A group of experts guided by the Federal Health Secretary (Secretaria de Salud) formed a task force to write “Guidelines for Influenza AH1N1” and “Guidelines for Influenza AH1N1 in Pregnant Women” (www.salud.gob.mx) to standardise the diagnosis, admission and treatment at the ICU of infected patients. The guidelines were widely distributed directly to public and private hospitals, as well as via the Internet.
According to epidemiological reports in Mexico (Perez Padilla et al. 2009; Dominguez Cherit et al. 2009), during the spring outbreak of influenza AH1N1, ARDS was highly aggressive and mortality in the ICU was around 40 percent, with high needs of airway pressures and FiO2. Problems arose to adequately ventilate patients with severe pneumonia, the conventional techniques and the ARDS network protocol rapidly failed to keep patients with adequate modes of lung protection. There were many “trials and errors” to improve gas exchange and many explored rescue therapies for ARDS, like prone position, lung recruitment maneuvers, nitric oxide, HFOV and (in some cases) the use of ECMO (Fig. 2). Most intensivists used steroids and others used a combination of steroids and recombinant human activated Protein C as medical treatment for ARDS (personal communication, Dr. Asisclo Villagómez, Hospital 1o. de Octubre del ISSSTE, Mexico City).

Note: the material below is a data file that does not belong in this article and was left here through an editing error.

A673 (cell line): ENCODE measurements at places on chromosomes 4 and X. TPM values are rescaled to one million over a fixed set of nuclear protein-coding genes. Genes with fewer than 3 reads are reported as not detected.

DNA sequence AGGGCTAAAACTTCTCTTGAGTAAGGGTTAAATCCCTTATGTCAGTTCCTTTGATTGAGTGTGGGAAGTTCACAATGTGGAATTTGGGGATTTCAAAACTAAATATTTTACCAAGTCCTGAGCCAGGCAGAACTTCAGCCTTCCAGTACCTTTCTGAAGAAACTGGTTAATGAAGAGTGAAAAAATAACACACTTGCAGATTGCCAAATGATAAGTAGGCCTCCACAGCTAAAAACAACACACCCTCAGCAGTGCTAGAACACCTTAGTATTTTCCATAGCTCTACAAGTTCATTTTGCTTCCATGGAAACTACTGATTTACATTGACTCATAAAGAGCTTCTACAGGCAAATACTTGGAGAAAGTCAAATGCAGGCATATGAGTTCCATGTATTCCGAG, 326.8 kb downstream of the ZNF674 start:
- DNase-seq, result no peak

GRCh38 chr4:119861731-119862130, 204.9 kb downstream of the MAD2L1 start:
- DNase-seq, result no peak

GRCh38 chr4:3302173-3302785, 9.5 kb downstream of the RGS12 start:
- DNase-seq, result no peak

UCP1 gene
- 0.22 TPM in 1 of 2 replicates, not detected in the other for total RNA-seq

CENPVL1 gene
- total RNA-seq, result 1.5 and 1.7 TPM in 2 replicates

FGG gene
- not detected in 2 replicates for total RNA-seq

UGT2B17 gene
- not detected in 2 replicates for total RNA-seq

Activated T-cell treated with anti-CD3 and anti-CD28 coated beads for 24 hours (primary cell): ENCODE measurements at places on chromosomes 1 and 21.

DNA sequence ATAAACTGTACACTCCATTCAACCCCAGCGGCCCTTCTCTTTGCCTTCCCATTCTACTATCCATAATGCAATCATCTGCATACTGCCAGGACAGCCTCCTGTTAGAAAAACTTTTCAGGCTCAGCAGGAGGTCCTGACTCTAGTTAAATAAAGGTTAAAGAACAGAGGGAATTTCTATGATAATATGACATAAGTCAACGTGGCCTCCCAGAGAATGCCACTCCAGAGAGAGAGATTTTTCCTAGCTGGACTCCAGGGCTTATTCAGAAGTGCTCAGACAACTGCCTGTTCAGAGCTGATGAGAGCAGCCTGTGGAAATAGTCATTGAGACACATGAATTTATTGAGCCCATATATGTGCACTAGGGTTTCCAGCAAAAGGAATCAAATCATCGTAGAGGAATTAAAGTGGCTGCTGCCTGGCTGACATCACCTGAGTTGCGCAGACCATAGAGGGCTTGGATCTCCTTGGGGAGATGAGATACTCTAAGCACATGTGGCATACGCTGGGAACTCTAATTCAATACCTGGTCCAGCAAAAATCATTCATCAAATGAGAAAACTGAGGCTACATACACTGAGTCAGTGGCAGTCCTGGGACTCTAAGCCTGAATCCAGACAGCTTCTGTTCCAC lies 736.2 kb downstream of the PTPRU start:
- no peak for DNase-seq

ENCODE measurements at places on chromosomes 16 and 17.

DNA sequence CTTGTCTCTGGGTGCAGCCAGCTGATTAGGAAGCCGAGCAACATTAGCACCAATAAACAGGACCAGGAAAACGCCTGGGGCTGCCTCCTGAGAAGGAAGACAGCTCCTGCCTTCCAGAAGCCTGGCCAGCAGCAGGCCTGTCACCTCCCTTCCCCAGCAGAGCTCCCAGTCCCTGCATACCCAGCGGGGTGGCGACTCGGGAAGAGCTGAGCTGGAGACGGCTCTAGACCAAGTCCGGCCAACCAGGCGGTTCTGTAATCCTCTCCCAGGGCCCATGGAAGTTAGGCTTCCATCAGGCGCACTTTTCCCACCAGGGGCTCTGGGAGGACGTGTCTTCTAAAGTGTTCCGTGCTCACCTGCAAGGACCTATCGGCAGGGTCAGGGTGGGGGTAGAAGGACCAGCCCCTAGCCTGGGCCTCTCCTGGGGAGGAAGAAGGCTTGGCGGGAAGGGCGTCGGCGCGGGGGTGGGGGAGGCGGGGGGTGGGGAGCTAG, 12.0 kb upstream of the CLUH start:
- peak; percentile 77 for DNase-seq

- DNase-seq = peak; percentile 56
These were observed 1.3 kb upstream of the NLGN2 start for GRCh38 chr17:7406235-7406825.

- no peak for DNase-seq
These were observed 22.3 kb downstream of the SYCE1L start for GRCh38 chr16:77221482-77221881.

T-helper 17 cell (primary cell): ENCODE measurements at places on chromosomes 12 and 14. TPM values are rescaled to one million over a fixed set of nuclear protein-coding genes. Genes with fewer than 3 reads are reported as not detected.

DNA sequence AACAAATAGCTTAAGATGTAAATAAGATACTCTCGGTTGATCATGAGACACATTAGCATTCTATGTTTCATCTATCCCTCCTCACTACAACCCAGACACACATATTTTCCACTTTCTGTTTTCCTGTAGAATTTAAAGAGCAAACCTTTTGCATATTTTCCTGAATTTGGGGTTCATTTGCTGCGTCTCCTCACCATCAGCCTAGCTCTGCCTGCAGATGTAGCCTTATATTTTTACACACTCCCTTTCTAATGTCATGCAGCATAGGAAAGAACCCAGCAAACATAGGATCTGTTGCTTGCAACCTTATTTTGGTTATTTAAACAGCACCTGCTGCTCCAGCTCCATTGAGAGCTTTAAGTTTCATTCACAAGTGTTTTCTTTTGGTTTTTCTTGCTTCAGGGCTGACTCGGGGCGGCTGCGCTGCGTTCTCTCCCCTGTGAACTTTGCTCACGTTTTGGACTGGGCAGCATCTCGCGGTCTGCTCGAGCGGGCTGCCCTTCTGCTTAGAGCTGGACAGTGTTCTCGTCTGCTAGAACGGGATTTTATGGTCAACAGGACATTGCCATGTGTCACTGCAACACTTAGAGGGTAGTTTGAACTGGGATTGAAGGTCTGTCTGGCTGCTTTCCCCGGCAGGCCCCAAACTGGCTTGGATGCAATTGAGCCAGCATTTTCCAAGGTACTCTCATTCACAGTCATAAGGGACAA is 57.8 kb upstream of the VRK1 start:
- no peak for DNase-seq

There were a number of educational meetings held nationwide for influenza AH1N1. Symposia, forums, expert meetings, videoconferences, mechanical ventilation workshops, ventilator triage, and other various platforms and topics were presented at the main Mexican associations, academies and congresses during this crucial initial period.